1. The overall organization staffing level would remain at 24 firefighters, the number agreed to in the current contract as stated in the city and union’s minimum manning agreement.
The city and its fire union have been at odds for more than two months after the city introduced and passed its 2021 budget, which included the elimination of seven firefighter positions. When the budget was passed Dec. 9, the city had 27 firefighters, but factoring in the seven job cuts, 20 firefighters were to remain, dipping below the 24-person minimum required by the city and union’s minimum staffing agreement.
Last month, five layoff noticed were issued as, at the time, one fire captain has opted to retire. Since the notices were issued, two more have opted for retirement.
On Dec. 18, the union filed suit in state Supreme Court in St. Lawrence County against the city in order to temporarily halt city officials from reducing the size of the fire department staff. Judge Mary M. Farley rejected the temporary restraining order 10 days later. On Friday, the case’s oral arguments were heard, which led to Judge Farley striking down the union’s preliminary injunction — a request to reinstate five laid-off firefighters.
2. The minimum daily staffing of the department would be reduced from five to four firefighters.
3. The maximum personnel on scheduled vacation per shift would be reduced from two to one. The current contract allows for two firefighters on vacation per shift, which according to Mr. Jellie, doesn’t allow for one additional person to be off for training, sick, personal, etc. Mr. Jellie also said this is a proposal the union offered the city, which Mr. Bouchard has previously confirmed.
4. The shift structure would be altered to include one captain and five firefighters. According to Mr. Jellie, the assistant chief positions would be eliminated by attrition, as they are “no longer warranted for the size organization and personnel supervised.”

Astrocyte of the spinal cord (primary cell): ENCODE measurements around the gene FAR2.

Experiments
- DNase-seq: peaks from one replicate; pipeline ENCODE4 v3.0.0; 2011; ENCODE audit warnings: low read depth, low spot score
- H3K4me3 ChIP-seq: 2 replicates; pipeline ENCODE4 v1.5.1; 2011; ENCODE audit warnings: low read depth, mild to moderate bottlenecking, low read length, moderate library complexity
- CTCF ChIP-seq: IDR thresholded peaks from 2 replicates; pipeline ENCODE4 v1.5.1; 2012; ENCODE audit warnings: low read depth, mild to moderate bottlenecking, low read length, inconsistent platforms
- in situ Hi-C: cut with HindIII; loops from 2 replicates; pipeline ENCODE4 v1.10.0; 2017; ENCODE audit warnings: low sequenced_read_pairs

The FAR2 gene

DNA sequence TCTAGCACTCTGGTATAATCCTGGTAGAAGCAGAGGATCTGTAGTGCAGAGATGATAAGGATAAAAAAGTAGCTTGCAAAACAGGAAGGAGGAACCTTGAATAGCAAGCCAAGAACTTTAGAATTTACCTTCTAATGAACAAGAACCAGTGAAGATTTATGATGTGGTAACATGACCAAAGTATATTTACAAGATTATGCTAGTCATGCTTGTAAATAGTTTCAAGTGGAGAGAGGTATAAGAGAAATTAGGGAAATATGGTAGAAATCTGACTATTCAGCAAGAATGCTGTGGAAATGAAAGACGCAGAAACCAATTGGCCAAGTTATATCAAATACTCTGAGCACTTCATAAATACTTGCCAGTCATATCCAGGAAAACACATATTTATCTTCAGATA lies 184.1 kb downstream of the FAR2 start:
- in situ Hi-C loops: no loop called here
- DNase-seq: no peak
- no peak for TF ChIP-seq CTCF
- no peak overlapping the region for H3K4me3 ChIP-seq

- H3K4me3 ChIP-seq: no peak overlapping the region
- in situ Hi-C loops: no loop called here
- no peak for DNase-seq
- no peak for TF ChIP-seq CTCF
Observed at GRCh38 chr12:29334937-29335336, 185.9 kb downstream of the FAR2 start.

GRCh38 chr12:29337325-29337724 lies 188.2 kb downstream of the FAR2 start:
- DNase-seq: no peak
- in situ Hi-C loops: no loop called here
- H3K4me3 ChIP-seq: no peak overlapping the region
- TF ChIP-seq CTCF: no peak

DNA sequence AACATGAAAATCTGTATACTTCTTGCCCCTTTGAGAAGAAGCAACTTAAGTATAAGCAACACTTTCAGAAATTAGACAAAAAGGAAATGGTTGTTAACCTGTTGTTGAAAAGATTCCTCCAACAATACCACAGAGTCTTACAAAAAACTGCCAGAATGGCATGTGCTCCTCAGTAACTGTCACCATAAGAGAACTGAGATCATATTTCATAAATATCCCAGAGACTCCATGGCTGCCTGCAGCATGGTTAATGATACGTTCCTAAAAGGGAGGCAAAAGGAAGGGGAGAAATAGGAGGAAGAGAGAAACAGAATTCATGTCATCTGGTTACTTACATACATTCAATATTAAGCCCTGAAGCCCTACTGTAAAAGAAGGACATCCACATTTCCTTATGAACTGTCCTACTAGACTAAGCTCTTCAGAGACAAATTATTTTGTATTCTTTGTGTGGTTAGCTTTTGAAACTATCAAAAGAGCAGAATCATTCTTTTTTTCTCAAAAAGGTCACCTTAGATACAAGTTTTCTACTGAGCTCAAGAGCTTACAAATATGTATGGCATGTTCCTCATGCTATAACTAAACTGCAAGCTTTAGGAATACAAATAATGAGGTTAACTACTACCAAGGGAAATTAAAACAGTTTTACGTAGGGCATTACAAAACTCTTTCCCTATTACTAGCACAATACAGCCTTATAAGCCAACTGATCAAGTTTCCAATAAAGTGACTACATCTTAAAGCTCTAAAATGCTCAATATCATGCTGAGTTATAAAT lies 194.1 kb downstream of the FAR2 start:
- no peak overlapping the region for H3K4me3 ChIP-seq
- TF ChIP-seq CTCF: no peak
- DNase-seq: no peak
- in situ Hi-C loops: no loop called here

5. The union’s vacation time would no longer be paid out annually; it would be scheduled and used annually.
As stated in the first contract offer of the same provision, firefighters would work two 10-hour days, followed by two 14-hour nights, then be off for five consecutive days.
“Most do not need more vacation time so the city pays them for not using their vacation time,” Mr. Jellie previously said, “further adding to the average cost per employee of $131,000.”
It costs the city about $131,00 per firefighter annually, including salary and benefits, and the average annual salary of a city firefighter is $70,767.
6. Sick leave usage bonuses would be removed.
7. Free supplemental disability insurance would be removed. The city, in its current contract with the union, provides free supplemental disability insurance to all firefighter personnel. According to Mr. Jellie, “no other city employees receive this for free.”
8. “Out of title work” would be eliminated for less than two consecutive shifts.
9. Overtime training would be removed entirely.
Mr. Jellie has previously said this “training overtime” is comp time at 1½ times the hours worked, and “it is not needed and creates more overtime when employees take time off without regard to staffing.”
10. Holiday pay would only be applicable if a firefighter works on a holiday, as firefighters currently get paid holiday pay whether they work the holiday or not.
11. The EMT stipend would no longer be paid, effect Jan. 1.
“EMT certification and training is part of the requirement of the job,” Mr. Jellie has previously said. “Firefighter personnel are paid almost double what the average EMT is paid in this area. No stipend is warranted.”
Mr. Bouchard has confirmed this is a point the union is willing to compromise on.
12. Hazard pay would only be paid for any shift that operates for longer than two hours below four firefighters on staff.
According to Mr. Jellie, the current contract has personnel being paid if the assigned number of personnel on a shift falls below six, but the minimum daily staffing is five firefighters.
“There is no hazard, this is just another perk,” he’s previously said.
13. All references to code enforcement would be removed, as “this is an assignment of work.”